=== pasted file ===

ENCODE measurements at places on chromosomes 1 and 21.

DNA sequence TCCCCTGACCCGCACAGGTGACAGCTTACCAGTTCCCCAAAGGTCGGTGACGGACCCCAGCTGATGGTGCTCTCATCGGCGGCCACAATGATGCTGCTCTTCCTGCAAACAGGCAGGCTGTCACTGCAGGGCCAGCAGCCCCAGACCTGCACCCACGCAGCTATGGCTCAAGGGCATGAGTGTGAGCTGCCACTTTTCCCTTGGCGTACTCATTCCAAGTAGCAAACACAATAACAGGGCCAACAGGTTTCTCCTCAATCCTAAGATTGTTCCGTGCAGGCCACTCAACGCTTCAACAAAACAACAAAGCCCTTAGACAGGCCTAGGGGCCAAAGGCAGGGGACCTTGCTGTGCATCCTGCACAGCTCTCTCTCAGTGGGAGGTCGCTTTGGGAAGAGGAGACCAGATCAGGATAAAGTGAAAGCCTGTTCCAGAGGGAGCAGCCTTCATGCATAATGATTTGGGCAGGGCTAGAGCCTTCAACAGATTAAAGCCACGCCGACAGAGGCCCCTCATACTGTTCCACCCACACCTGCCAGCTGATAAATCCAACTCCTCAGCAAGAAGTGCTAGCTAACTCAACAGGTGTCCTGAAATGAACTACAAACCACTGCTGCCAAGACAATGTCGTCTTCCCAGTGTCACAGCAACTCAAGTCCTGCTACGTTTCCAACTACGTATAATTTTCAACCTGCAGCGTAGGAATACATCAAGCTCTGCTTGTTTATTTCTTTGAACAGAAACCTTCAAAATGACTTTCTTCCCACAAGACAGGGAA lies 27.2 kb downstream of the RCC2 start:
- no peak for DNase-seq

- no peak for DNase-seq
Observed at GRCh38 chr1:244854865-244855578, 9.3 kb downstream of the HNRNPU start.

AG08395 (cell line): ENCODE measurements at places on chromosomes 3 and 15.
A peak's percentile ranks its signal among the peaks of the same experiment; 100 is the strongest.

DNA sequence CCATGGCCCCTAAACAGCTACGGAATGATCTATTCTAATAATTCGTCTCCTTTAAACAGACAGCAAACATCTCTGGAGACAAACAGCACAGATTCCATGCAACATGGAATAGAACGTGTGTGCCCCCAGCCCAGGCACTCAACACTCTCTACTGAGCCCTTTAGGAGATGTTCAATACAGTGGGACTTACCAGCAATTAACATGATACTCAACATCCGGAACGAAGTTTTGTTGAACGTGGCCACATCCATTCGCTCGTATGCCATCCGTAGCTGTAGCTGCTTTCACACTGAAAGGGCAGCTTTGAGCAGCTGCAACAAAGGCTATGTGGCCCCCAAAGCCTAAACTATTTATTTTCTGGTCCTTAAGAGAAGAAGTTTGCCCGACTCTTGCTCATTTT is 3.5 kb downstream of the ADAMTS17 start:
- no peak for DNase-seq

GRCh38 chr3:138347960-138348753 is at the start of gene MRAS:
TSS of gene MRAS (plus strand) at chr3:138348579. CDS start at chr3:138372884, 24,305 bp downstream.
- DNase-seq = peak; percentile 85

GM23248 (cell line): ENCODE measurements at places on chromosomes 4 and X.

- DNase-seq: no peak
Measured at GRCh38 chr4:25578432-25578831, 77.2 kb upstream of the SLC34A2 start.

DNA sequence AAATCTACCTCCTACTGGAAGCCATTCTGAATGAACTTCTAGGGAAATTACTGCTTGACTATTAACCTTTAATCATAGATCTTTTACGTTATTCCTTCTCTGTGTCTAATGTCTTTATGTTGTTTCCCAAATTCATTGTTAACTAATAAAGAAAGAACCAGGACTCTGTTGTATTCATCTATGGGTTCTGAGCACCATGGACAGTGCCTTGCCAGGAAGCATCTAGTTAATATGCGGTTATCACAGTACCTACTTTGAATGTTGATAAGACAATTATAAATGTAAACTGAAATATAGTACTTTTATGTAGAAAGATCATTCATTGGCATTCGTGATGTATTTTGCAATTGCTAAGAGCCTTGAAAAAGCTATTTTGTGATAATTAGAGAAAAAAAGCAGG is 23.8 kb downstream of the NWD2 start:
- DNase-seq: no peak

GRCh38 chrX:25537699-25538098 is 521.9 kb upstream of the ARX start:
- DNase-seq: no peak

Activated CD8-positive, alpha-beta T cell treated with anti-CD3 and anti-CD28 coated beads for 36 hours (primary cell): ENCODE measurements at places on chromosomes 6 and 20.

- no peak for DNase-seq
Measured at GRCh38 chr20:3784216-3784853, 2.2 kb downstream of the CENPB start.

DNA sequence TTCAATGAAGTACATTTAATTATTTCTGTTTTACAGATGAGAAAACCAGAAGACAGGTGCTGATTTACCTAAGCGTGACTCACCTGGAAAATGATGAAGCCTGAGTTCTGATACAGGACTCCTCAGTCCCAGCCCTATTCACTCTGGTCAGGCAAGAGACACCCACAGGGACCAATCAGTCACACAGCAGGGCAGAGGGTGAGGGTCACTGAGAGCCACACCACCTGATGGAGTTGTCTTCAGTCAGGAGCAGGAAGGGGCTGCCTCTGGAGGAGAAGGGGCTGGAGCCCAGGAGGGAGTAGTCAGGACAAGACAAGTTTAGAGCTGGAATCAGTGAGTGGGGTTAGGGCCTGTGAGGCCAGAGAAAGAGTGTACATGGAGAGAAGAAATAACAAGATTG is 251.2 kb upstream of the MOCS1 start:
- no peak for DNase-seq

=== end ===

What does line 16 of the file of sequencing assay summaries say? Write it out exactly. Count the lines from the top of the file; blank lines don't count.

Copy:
DNA sequence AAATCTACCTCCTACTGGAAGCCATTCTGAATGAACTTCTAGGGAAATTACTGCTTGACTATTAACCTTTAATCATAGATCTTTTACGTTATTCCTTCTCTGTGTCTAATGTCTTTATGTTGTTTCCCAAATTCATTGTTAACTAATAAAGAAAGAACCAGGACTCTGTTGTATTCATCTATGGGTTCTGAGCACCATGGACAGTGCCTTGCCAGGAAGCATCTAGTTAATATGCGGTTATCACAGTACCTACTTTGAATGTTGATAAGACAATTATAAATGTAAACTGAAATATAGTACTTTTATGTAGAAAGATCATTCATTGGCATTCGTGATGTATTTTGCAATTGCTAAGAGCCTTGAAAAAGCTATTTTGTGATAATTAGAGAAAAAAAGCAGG is 23.8 kb downstream of the NWD2 start: